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Pratt Students Design 'Playful Protest' Items For Undocumented Immigrants

There are millions of undocumented immigrants across the country and an estimated 560,000 in New York City alone. But most designers haven’t given them much thought—until now.

This semester, graduate students at Pratt Institute were posed a challenge: How could they apply their design skills to the problems of undocumented immigrants?

On Tuesday, students presented their final projects.



Some of them were highly conceptual, while others were more practical. One student, Alejandro Moyano, designed a wearable camera, one that wouldn’t just capture your encounter with ICE agents but would stream it on Facebook.

Another student, Oya Tekbulut, prototyped something irreverent: a golden lollipop resembling an ICE officer's badge. She chose quintessential Mexican flavors: lime and cumin.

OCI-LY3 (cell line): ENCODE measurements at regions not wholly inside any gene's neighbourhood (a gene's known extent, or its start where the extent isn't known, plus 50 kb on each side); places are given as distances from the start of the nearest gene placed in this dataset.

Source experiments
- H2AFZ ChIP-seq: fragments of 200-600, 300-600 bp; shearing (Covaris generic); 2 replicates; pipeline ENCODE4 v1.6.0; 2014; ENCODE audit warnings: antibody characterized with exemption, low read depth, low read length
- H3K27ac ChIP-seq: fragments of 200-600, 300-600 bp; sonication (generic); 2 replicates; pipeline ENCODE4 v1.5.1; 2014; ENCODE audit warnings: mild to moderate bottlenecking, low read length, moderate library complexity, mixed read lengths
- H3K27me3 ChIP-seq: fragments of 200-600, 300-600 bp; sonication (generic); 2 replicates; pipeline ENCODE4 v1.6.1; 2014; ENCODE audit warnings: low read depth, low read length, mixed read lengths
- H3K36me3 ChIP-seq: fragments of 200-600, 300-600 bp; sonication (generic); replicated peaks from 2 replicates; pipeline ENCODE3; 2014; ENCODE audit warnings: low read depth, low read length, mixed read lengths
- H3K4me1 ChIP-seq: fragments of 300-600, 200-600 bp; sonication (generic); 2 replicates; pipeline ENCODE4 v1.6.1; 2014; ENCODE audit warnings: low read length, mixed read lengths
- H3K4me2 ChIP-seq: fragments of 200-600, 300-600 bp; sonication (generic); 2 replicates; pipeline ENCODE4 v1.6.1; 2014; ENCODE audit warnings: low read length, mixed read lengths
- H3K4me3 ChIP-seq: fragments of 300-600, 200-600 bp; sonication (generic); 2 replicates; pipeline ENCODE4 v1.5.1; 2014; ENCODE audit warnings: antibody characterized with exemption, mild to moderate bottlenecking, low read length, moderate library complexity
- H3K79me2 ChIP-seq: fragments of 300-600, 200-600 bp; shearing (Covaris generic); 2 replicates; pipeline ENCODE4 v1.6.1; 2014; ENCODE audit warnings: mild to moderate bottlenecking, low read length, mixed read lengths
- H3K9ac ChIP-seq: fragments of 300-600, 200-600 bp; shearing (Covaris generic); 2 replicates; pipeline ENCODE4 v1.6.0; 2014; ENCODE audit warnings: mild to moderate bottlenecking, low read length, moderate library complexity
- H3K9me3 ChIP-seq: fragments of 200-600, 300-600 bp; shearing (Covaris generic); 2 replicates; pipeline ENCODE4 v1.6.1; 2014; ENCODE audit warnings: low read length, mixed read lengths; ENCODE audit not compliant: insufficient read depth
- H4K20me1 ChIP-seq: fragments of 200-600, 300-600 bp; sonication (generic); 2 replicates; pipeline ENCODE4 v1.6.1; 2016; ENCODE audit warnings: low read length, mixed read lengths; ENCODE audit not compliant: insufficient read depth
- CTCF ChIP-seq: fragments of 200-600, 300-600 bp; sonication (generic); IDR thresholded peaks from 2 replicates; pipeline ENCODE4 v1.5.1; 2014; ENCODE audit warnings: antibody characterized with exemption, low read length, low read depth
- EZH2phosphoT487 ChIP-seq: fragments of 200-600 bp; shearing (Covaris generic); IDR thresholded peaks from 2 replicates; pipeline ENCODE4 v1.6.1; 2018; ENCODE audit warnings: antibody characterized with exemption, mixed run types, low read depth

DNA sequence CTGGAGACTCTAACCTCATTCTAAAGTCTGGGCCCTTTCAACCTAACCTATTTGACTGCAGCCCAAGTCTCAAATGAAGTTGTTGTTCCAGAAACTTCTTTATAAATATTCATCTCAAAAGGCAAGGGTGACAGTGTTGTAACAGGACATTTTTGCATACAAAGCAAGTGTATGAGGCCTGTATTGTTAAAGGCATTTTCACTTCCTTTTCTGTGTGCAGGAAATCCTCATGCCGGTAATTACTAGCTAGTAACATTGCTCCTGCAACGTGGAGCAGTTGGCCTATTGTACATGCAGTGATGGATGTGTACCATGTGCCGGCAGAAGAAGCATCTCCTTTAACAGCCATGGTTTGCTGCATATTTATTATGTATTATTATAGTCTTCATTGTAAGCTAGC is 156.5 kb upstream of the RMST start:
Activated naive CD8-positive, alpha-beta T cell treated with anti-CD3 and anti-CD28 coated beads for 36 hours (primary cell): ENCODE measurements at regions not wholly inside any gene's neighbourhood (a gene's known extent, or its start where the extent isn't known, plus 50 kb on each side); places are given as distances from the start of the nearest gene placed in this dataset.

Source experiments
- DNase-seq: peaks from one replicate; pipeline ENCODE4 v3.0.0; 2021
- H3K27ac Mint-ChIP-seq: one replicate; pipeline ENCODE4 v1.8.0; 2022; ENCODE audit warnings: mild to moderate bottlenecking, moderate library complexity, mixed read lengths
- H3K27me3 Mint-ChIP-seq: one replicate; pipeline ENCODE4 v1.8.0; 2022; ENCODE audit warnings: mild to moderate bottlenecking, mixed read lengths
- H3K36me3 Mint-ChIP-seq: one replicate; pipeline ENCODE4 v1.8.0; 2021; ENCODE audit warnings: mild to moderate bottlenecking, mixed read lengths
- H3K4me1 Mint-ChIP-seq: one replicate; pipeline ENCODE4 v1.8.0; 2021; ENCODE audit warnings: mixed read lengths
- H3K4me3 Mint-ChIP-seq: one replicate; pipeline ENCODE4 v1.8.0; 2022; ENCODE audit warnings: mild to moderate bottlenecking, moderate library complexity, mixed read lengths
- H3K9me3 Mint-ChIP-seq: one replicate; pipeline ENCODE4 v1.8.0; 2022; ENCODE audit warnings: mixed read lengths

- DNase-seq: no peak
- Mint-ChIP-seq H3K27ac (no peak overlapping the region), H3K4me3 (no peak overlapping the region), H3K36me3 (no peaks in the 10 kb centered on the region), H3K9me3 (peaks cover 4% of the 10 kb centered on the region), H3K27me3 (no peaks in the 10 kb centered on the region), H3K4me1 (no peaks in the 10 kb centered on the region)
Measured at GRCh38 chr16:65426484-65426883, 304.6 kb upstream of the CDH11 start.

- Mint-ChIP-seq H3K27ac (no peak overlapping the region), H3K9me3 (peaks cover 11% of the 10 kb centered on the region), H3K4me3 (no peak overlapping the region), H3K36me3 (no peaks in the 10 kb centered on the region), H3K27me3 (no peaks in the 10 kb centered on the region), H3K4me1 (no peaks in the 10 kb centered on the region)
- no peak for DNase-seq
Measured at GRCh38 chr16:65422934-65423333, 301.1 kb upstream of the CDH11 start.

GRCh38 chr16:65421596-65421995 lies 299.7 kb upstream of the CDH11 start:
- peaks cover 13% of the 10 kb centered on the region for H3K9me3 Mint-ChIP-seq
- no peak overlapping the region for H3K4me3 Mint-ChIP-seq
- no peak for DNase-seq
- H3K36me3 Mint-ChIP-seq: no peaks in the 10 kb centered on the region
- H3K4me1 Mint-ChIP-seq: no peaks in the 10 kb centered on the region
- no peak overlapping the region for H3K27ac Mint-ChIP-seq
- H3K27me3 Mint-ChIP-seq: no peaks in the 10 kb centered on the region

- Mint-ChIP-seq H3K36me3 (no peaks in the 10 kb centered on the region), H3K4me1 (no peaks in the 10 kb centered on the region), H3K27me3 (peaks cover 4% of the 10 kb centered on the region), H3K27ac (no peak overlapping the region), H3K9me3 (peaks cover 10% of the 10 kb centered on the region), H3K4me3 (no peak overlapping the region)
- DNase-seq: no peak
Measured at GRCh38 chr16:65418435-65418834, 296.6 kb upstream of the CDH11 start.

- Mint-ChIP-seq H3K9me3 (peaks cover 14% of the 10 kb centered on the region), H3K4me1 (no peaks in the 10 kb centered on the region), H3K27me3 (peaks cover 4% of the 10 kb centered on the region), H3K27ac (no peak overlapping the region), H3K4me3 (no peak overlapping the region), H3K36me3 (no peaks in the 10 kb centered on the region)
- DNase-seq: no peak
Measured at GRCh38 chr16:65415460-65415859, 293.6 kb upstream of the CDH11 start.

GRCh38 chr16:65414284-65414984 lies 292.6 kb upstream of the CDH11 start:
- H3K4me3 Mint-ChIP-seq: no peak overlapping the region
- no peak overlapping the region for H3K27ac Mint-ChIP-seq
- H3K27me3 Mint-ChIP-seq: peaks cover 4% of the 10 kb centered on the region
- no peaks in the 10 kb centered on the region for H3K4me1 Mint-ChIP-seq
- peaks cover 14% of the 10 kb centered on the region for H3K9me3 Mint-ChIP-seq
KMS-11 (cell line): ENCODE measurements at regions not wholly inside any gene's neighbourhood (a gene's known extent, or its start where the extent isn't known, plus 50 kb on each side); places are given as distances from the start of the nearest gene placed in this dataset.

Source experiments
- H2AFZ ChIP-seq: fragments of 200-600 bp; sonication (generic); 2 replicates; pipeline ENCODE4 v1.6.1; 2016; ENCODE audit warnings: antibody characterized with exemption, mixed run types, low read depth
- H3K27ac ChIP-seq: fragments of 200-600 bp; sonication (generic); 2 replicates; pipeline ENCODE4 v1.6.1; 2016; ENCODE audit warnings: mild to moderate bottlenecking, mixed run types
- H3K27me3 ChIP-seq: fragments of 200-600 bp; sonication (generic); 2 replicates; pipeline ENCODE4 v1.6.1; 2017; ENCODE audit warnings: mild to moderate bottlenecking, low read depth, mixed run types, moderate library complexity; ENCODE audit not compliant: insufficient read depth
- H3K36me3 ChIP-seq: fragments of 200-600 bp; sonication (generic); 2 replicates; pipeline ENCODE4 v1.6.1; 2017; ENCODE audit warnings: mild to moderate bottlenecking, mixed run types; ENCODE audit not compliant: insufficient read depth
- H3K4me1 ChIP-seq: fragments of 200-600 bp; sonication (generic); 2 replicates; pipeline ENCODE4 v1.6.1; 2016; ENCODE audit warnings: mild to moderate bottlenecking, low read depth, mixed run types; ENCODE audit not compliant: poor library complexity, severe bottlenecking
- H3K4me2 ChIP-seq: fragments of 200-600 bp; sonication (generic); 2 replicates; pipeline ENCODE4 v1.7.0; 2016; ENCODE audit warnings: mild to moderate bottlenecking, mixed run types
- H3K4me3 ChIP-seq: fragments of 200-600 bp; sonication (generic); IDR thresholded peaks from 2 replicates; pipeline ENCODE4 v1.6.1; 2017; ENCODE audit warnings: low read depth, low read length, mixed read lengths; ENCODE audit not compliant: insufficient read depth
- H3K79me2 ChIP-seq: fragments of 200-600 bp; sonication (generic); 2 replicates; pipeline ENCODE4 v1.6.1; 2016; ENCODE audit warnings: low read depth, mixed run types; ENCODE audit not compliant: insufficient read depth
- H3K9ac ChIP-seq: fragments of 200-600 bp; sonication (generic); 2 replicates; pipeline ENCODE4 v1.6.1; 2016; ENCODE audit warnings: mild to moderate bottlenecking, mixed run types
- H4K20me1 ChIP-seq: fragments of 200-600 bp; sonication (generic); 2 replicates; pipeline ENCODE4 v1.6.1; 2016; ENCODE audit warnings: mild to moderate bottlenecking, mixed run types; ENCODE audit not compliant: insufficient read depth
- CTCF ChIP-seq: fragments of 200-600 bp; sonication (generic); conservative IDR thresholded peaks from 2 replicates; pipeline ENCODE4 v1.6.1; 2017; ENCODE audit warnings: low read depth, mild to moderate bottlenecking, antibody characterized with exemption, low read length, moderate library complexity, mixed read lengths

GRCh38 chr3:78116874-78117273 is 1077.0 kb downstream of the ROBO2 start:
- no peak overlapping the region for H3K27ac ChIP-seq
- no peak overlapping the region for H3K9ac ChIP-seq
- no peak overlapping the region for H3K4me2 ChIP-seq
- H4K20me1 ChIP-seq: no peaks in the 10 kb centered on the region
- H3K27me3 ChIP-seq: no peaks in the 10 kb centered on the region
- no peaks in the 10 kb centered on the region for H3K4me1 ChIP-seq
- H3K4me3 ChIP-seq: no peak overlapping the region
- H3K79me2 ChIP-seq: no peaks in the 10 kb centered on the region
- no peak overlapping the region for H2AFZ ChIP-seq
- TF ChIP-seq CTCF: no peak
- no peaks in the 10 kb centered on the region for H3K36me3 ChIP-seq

“This is essentially what I would call a playful protest, because with every lick or bite you take from this lollipop you're basically taking something from that [ICE agent’s] authority.”

ICE featured heavily in these projects. Garrett Benisch created an Ice Planter, designed for a non-native plant. Perched over the plant is a place where you can set an ice cube, to irrigate it.

“We were at Federal Plaza and a lot of the chants that we would hear and signs you would see said 'Melt Ice.' And so [we were] looking to embody that.”

Activists and immigrants with the New Sanctuary Coalition played a major role in developing the students' designs. The class instructor, Alex Schweder said one of the objectives of the course is to make resistance more inviting.

“Things should be pleasurable and fun, because people want to become part of something that's fun. I think we culturally have a very long history of doing incredibly serious things under the guise of play.”

Pratt's Undocumented Design course continues for two more semesters. Click through the photos for more descriptions of the projects.

Arun Venugopal is a reporter who focuses on issues of race and immigration. You can follow him on Twitter at @arunNYC.

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